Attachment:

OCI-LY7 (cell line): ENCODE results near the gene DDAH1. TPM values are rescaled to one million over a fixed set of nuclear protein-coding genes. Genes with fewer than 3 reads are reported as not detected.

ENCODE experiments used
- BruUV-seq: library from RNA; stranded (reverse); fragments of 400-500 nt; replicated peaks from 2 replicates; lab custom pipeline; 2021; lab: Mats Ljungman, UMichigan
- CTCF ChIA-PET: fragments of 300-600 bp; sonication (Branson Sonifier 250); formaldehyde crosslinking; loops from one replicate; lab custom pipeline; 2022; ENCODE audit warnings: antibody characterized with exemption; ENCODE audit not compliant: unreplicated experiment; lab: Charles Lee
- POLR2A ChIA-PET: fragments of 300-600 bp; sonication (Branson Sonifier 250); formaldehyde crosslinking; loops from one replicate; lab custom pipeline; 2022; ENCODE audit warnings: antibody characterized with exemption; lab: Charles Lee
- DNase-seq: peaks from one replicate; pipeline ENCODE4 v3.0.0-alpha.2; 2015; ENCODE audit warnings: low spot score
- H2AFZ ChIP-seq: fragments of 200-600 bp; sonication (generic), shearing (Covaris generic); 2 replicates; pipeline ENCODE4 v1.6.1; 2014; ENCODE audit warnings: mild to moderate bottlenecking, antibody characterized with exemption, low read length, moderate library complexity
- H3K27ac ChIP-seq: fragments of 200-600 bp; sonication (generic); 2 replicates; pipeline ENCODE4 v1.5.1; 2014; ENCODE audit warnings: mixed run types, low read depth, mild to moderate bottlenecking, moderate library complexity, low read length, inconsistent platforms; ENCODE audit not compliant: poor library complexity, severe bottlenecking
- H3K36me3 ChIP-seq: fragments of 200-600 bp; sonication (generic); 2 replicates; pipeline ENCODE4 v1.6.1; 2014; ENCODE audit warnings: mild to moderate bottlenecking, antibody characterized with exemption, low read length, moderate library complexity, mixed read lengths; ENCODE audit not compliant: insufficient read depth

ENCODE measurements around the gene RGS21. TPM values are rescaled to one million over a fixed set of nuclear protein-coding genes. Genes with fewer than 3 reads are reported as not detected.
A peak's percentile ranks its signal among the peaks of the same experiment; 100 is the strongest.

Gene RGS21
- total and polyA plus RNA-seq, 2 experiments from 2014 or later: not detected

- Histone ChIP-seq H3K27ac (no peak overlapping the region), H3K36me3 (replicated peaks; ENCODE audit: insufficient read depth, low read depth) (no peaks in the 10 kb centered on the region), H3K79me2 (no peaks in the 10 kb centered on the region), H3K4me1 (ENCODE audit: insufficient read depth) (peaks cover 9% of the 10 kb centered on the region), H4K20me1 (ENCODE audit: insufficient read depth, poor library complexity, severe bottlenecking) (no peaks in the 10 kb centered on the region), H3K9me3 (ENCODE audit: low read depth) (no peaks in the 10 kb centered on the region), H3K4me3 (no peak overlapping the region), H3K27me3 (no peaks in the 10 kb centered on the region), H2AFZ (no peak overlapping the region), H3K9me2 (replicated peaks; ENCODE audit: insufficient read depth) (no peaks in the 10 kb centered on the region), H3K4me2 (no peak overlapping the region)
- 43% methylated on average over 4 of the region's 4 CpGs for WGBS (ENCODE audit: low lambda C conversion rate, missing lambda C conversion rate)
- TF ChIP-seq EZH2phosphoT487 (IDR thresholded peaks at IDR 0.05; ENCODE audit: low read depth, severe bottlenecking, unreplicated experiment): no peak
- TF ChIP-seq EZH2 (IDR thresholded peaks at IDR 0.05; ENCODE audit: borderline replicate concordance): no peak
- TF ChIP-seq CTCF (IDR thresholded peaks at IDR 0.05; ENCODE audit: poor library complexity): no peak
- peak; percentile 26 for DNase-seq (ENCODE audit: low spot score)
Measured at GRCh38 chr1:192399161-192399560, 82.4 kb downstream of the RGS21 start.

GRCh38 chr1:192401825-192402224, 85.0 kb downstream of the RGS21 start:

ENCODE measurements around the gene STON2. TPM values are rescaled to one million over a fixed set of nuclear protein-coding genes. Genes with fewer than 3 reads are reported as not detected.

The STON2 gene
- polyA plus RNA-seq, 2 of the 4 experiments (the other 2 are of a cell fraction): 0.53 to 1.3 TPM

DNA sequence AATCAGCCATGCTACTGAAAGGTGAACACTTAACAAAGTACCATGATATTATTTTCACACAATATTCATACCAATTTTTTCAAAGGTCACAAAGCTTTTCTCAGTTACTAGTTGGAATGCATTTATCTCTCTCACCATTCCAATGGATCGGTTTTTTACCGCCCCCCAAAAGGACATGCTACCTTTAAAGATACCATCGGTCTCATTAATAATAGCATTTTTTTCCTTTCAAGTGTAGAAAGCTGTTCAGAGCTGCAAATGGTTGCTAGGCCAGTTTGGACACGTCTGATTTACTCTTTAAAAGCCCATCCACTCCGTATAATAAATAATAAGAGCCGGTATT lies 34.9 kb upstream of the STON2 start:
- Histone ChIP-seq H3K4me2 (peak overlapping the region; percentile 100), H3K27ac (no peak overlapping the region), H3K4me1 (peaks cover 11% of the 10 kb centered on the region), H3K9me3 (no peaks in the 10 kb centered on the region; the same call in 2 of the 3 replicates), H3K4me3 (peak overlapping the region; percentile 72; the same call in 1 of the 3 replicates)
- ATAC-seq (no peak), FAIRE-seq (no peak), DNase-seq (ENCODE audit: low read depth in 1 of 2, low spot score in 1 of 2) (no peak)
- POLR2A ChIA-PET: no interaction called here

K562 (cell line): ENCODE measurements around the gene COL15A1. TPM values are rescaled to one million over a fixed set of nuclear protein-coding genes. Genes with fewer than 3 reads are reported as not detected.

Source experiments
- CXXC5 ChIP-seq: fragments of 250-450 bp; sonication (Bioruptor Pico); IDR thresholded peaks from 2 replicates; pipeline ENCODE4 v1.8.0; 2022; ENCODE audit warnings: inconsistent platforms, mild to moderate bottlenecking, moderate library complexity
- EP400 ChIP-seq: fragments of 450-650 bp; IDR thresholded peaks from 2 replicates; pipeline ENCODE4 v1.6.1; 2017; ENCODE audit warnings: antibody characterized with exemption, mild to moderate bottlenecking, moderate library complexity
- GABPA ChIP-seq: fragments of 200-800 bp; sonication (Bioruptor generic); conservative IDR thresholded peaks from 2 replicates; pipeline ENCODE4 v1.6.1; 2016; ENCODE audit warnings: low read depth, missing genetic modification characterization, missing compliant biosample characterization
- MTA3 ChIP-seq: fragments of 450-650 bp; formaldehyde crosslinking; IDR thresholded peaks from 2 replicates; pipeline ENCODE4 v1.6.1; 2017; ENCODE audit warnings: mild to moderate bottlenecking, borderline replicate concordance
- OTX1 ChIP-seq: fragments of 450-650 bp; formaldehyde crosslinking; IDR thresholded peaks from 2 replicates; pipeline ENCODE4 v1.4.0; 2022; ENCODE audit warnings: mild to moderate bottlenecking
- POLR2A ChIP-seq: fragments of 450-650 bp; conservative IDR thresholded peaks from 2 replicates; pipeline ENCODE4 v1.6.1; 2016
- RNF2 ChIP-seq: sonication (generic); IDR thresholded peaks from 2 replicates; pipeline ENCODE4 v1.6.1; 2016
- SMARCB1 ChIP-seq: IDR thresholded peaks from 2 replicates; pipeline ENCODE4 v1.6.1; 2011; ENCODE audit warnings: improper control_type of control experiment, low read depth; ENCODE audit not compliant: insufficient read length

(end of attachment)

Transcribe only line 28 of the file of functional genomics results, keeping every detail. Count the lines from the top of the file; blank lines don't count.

- POLR2A ChIA-PET: no interaction called here